Six of the eight weavings of the tapestry series The Life of Man were dedicated to the ages of Adolescence, Youth, and young Virility. In the series ample attention was thus paid to education, formation, and personal growth. The same appears to have been the case in the four supplementary tapestries. As we saw, the first two of these respectively showed the young man while he followed astrology, and while he was busy learning it. In the second set of supplementary tapestries – the two pannetti – a remarkable twist was given to the theme of the tapestry on which they were based: the choice between good and evil. Judging from the way the pannetti were described, the first of them showed the two women consulting with one another on how to take care of the two youngsters and the second the same two women while busy taking care of them. In contrast to the way the women were portrayed in the tapestry from the Museo Nazionale di Palazzo Reale, in the pannetti they no longer seem to have personified Verity and Deceit and there seems to have been no question in these pannetti of a virtuous versus a depraved adolescent. In fact, it is hard to imagine Verity and Deceit consulting with each other on how to take care of the youngsters and taking a joint effort to this effect. It thus seems plausible that the pannetti did not have as their subject the choice between good and evil, but the care for and the protection of youngsters instead. If indeed this was the case, it may be argued that traces of this subject were retained in Van der Straet’s second engraving (fig. 3). When comparing this engraving to the tapestry in the Museo Nazionale di Palazzo Reale, several important differences spring to the eye. The woman who in the tapestry represents Verity in the engraving, rather than wearing a transparent garment, is clothed the same way as her counterpart. The woman representing Deceit in the tapestry was not given an ugly and deceitful face in the engraving. On the contrary, in the engraving she looks like a twin sister of the woman representing Verity in the tapestry. Whereas in the tapestry Verity emphatically indicates the white horse to the virtuous adolescent, with Deceit ostentatiously turning her back on it, in the engraving the two women are placed in the same direction making an identical, gently admonishing gesture. In short, without the help of the explanatory dystichs at the bottom of the engraving it would have escaped the viewer that the two women and the two adolescents were meant to convey an allegorical meaning. Indeed, the engraving would have left the viewer with the impression that the two women were just taking care of the two children – “per custodirli.” To sum up, it can be established that the four supplementary tapestries had as their topic the protection and the education of youngsters and the furthering of their knowledge and insight. In this way, these tapestries strengthened the message which the original series intended to convey.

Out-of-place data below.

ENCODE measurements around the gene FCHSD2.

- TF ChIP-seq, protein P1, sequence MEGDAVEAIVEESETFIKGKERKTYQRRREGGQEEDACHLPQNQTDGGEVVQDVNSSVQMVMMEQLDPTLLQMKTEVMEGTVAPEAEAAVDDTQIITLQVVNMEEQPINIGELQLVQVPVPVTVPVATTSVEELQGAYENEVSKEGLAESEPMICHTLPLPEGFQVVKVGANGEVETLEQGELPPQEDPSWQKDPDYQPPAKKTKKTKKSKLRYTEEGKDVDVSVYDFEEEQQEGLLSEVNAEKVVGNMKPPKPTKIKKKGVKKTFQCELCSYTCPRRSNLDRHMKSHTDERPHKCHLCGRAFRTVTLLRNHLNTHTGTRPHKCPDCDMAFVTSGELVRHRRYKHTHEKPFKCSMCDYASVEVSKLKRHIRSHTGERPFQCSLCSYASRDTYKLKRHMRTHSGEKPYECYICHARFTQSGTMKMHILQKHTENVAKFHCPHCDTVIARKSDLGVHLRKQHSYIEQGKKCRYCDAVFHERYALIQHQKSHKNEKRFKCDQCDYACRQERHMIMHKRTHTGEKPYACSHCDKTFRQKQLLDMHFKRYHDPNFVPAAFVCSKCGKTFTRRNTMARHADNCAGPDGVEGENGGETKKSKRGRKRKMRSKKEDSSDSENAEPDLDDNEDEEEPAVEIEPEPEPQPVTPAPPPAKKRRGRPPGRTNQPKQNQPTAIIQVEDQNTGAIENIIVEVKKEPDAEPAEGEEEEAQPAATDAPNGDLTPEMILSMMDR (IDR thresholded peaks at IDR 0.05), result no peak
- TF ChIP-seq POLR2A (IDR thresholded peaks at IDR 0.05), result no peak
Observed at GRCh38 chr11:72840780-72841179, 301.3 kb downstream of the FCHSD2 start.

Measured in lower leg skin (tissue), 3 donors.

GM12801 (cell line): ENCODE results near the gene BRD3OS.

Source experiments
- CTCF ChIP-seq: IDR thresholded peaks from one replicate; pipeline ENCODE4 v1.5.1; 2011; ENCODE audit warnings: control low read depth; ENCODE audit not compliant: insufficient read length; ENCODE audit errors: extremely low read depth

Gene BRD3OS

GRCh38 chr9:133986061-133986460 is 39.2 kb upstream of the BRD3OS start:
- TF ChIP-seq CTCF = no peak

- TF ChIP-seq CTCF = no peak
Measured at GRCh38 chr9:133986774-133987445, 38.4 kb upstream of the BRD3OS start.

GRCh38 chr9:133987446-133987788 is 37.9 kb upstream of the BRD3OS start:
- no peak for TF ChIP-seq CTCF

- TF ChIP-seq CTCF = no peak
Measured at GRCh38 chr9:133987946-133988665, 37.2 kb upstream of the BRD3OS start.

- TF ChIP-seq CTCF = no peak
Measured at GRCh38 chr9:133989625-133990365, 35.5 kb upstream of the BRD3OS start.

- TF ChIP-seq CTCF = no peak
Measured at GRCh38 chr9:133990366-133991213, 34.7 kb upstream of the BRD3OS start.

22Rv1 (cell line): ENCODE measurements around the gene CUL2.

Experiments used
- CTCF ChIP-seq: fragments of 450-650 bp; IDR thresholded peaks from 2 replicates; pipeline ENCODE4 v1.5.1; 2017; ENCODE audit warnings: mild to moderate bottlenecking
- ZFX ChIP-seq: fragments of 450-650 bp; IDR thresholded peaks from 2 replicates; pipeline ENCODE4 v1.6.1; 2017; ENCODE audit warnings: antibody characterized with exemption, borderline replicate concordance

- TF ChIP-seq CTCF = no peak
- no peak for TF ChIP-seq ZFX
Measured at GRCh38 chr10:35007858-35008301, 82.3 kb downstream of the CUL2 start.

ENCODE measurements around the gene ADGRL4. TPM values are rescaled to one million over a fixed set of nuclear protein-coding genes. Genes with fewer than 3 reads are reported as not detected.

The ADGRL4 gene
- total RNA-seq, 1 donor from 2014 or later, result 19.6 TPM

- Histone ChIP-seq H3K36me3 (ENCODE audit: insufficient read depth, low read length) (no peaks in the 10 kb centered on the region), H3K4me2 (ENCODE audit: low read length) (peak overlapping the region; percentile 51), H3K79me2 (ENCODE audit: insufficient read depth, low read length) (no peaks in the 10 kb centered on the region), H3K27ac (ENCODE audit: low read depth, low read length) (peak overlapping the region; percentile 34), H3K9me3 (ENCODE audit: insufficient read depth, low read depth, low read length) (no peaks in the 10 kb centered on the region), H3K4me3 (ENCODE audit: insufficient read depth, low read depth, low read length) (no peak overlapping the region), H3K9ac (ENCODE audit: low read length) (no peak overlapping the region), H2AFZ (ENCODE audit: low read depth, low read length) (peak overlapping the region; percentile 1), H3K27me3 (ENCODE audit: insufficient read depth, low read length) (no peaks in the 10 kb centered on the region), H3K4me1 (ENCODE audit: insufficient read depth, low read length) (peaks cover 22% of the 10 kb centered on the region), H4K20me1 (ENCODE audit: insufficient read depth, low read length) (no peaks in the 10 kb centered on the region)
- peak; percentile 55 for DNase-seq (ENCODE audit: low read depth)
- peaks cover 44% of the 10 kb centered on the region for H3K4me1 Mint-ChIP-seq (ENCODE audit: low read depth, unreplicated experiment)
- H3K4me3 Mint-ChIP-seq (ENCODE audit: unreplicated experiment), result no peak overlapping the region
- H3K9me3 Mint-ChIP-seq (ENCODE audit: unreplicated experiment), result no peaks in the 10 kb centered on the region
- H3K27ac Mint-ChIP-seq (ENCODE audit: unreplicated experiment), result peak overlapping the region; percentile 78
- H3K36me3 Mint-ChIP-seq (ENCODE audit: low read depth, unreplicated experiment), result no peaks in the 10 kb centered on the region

Location and Function of the Series
The conspicuously pedagogical and didactic character of The Life of Man may be explained by referring to the location for which the tapestries were made and where they actually were hung. This was, as we saw, a room in the Palazzo Vecchio where Cosimo and Eleonora dined during wintertime. In the report on his embassy, which ended at the beginning of 1561, the Venetian ambassador in Florence, Vincenzo Fedeli, stated: “… così come è grande nel maneggio e nel governo dello stato, così già soleva usare tutte le grandezze in tutte lecose; ma da un tempo in qua è molto rimesso e ritratto e nelle cose di casa non vive in vero da principe con quella grandezza esquisita che sogliono usare gli altri principi e duchi, ma vive come un grandissimo padre di famiglia, e maneggia sempre unitamente con la moglie e con i suoi figliuoli, con una tavola moderatamente ornata…. Soleva già questo principe dare la spesa e fare una tavola per chi voleva andare; ora l’ha levata del tutto.” The words “da un tempo in qua” suggest that Cosimo started to dine together with his family not very long before Fedeli wrote his report. Thus it may be conjectured that the duke commissioned the tapestry series at the moment he decided to adopt this habit. The series, then, must have served as a daily reminder to the younger sons of the ducal couple to eschew evil manners and to acquire the virtues a grown man was expected to practice. The urgency of this admonishment got through to Cosimo after the alarming reports sent to him in the late 1550s about the behaviour of his eldest son, Francesco.